Albert Camus’ opposition to tyranny and emphasis on personal responsibility have lessons for the contemporary world.

The only way to deal with an unfree world is to become so absolutely free that your very existence is an act of rebellion. - Albert Camus

Few literary intellectuals of the 20th century can rival Albert Camus whose birth centenary is being observed on November 7, 2013. He was born into an obscure working class family in French Algeria in 1913. By the time he died, in a relatively short span of 46 years, he had carved out a place for himself in the intellectual history of the modern world. He received the Nobel Prize for Literature in 1957 and became a world icon with a lasting legacy.

Camus left behind an impressive crop of writings comprising fiction, plays, non-fiction, letters and essays that still continue to be read and widely admired. He pioneered a new literary-philosophical movement with a fresh idiom and a remarkable style of narration whose parentage he disowned. He introduced a new world view that was avidly picked up by the members of the counter culture everywhere, encompassing the conscientious objectors to the beat generation. He was inspiration to a whole generation of writers and translators in the postcolonial societies who saw in him and his art an effective antidote to the establishment.

Camus broke every stereotype and rule of the game. He survived an early attack of tuberculosis in 1930, and fought under the name of Beauchard (as the novelists George Orwell and André Gide did during the Spanish Civil War) for the underground Resistance in Nazi-occupied France during World War II. He opposed the dropping of the bomb on Hiroshima and was against the two power blocs during the Cold War. He gave up a lucrative association with the UNESCO in the 1950s for the world body granting membership to Franco’s Spain.

Indeed, rebellion seemed to be an article of faith with Albert Camus throughout his life. He joined the French Communist Party in 1935 and was expelled in 1937, as a dissident and a Trotskyite, for his independent views. Later, joining the French Anarchist Movement in 1948, he opposed tyranny from all quarters despite his pronounced left-wing sympathies. He spoke against the Soviet repression of East Germany in 1953 and that of Hungary in 1956 when most of the Left thinkers maintained a studied silence.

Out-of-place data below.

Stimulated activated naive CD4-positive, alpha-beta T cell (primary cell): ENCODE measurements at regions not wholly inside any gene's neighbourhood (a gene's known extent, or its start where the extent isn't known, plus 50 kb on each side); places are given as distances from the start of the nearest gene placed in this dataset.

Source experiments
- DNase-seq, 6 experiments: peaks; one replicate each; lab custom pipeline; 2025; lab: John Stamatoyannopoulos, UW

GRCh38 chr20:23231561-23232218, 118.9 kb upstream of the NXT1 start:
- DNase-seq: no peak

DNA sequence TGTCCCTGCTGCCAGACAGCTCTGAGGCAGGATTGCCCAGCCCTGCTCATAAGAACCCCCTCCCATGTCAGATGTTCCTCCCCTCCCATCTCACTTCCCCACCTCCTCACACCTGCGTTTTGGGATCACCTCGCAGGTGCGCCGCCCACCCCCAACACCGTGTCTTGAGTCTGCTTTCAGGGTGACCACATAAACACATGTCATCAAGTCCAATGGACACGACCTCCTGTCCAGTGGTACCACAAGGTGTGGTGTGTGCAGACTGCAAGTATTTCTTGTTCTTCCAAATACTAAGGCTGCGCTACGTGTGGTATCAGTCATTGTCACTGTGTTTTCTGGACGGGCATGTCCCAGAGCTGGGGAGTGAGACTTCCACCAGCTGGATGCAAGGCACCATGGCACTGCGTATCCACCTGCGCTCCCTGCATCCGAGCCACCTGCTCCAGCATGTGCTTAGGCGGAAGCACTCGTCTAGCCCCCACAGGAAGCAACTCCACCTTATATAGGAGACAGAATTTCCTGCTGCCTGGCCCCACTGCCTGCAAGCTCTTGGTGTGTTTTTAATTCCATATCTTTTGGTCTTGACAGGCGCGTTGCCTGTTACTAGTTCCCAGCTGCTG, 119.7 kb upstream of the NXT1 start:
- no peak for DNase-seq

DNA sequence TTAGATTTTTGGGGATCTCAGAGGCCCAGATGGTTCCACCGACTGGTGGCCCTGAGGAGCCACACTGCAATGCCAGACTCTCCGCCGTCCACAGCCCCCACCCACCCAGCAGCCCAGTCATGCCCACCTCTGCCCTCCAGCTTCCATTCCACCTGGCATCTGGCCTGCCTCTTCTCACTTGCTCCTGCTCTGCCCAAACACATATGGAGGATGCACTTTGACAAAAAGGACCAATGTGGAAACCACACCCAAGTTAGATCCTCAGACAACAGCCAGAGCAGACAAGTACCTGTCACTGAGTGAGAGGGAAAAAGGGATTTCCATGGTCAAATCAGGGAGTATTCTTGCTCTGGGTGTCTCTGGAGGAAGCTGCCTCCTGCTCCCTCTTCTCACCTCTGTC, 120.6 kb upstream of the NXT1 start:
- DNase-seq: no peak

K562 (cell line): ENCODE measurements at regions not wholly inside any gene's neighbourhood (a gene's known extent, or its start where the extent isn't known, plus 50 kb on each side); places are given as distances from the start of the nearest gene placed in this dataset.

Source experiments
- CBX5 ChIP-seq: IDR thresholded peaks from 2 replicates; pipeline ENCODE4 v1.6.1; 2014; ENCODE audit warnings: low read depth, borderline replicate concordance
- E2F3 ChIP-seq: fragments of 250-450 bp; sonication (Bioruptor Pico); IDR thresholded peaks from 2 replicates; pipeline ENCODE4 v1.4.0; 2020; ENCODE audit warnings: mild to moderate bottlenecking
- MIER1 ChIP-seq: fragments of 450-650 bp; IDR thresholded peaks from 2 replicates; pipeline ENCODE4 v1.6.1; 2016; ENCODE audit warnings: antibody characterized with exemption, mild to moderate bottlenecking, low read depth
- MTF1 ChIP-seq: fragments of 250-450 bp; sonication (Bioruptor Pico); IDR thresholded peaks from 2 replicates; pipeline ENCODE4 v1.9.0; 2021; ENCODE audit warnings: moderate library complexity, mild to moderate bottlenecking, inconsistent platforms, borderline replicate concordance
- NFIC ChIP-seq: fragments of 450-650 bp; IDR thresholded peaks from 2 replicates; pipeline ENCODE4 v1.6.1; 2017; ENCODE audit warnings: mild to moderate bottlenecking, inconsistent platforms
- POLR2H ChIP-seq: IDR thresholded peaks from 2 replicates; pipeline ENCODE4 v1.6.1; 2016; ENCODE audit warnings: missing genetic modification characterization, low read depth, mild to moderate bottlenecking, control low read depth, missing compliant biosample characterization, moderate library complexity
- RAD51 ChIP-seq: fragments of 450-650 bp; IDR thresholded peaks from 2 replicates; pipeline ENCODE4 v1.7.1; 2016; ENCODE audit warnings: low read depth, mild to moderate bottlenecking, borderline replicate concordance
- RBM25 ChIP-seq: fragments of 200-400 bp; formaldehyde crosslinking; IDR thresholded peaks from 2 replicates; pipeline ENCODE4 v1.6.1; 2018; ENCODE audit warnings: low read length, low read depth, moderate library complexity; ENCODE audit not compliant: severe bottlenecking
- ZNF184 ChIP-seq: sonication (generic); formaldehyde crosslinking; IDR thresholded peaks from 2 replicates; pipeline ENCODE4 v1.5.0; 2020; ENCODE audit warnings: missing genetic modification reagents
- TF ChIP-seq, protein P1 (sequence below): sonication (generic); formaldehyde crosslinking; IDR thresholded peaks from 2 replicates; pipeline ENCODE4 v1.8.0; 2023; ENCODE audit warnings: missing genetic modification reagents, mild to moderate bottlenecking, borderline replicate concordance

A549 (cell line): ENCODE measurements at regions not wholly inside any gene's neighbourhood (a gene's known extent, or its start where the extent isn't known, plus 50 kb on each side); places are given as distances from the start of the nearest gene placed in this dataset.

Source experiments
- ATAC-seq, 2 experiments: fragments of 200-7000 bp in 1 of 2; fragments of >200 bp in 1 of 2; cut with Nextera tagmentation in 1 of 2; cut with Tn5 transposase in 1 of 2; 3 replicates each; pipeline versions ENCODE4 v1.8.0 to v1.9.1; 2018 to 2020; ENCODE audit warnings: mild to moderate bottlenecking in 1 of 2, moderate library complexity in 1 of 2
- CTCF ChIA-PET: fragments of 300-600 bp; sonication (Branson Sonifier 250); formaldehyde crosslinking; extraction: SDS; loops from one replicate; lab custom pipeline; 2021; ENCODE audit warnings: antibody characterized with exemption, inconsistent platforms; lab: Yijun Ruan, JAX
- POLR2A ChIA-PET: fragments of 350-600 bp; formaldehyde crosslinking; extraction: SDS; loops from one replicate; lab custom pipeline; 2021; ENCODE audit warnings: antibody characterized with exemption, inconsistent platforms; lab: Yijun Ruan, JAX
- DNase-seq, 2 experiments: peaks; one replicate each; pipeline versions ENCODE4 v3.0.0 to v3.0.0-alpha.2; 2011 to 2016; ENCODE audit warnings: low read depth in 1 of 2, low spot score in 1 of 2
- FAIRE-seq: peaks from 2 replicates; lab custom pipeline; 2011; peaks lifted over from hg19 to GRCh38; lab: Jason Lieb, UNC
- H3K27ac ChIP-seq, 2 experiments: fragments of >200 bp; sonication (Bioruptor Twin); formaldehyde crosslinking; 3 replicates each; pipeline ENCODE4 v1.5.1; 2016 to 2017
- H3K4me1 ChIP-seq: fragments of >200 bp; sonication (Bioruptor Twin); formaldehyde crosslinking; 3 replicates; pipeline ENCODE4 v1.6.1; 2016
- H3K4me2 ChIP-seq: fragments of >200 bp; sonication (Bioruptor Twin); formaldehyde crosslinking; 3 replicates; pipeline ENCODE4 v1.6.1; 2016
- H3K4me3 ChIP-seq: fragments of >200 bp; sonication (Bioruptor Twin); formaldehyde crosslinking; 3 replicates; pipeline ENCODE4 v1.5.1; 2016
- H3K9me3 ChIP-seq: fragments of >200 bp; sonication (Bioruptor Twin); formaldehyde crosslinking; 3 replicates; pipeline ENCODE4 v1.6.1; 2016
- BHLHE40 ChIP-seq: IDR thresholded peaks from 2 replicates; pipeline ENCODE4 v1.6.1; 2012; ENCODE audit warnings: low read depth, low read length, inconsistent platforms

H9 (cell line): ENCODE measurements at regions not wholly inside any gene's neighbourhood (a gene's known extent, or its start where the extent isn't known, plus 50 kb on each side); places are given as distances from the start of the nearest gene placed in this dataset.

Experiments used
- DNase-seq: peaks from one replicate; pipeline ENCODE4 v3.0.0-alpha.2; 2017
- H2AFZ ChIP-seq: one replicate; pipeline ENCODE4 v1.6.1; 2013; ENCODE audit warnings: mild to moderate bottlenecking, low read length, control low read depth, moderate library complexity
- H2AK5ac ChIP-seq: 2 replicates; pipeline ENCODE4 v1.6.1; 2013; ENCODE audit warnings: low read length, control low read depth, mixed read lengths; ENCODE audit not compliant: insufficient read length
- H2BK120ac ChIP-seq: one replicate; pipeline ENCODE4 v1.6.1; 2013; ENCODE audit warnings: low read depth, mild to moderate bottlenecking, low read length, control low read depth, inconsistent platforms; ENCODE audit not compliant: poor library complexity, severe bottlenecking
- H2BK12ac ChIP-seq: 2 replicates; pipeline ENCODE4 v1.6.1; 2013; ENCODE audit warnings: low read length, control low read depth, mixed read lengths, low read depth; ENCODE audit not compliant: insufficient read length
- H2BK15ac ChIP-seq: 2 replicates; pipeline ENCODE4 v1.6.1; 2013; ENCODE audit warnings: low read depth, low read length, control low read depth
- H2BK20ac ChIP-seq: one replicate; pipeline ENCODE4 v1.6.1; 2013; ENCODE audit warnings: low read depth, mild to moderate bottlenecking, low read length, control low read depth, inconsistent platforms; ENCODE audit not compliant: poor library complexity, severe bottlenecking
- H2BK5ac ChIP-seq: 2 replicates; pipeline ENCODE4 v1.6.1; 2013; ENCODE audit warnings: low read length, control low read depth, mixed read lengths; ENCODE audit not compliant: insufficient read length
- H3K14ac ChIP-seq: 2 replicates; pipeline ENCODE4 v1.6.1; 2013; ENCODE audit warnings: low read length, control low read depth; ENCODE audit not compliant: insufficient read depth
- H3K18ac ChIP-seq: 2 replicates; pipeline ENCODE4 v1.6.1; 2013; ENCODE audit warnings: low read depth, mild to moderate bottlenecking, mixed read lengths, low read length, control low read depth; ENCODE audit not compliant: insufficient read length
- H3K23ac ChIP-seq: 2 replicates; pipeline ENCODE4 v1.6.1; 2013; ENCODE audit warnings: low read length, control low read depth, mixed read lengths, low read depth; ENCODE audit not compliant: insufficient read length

Charismatic and ebullient both in life and letters, Camus led a chequered life. Married twice, he was friend to some of the most illustrious men and women of his times including Jean Paul Sartre. It is with Sartre that he is generally associated for the literary philosophical movement best known as existentialism. In some quarters, Camus is also known as a major exponent of the Absurd Movement in literature and drama. Both claims have a ring of truth, and yet both must be open to necessary caveats.

On different occasions, both Camus and Sartre denied their affiliation to existentialism as it has come to mean in the literary-philosophical circles, while Camus shows a qualified and nuanced approach to the notion of the absurd in his literary works. The best treatment of the theme of the absurd in Camus is seen in his iconic works such as L’Etranger (The Outsider), 1942, La Peste (The Plague), 1947, L’Homme Revolte (The Rebel), 1951, the play Caligula, written in 1938 and performed in 1945, and several essays such as ‘Reflections on the Guillotine’ and the collection of essays posthumously published in 1961, entitled Resistance, Rebellion and Death.

To put the question simply: How does the individual deal with the sense of meaninglessness and the sense of the absurd in life? In his pivotal work, The Myth of Sisyphus, Camus shows that ‘the total absence of hope’ has ‘nothing to do with despair’. It must not be ‘confused with renouncement and a conscious dissatisfaction’. And thus, Meursault, the protagonist of The Outsider who faces imminent execution for manslaughter and is offered the prospect of salvation by the Christian priest in the prison, makes a paradoxical affirmation of life as evidenced towards the end of the novel in Part Two. Similarly, Dr. Rieux in The Plague must serve the citizens of Oran afflicted with the dreaded disease and the ensuing horror. Thus, both Caligula and Meursault, despite their criminality, and being arraigned, epitomise the ostensible paradox: they become anti-heroes in Camus’ terms. Indeed, based on his study of St. Augustine, Camus might argue paradoxically that both non-belief and the quest for salvation may simultaneously coexist. It is the need for personal responsibility that can finally redeem our life and add meaning to our actions.

True to his artistic credo, Camus championed human rights and steadfastly opposed, along with Arthur Koestler, capital punishment. And, yet, his role during the Algerian freedom movement has been the subject of criticism in informed circles, a minor blemish admittedly in an extraordinary career.

Camus lived as he wrote — on his own terms. An iconoclast till the very end, he saw the need for action in a world beset by horror and the spectre of war. He believed in the need to change the world, but rejected the doctrinaire approach. Camus’ protagonist may have remained an ‘outsider’ to his world, but he remained true to his individual conscience. As Camus wrote in typically Blakean terms: “I would rather live my life as if there is a God and die to find out there isn’t, than live my life as if there isn’t , and die to find that there is.”

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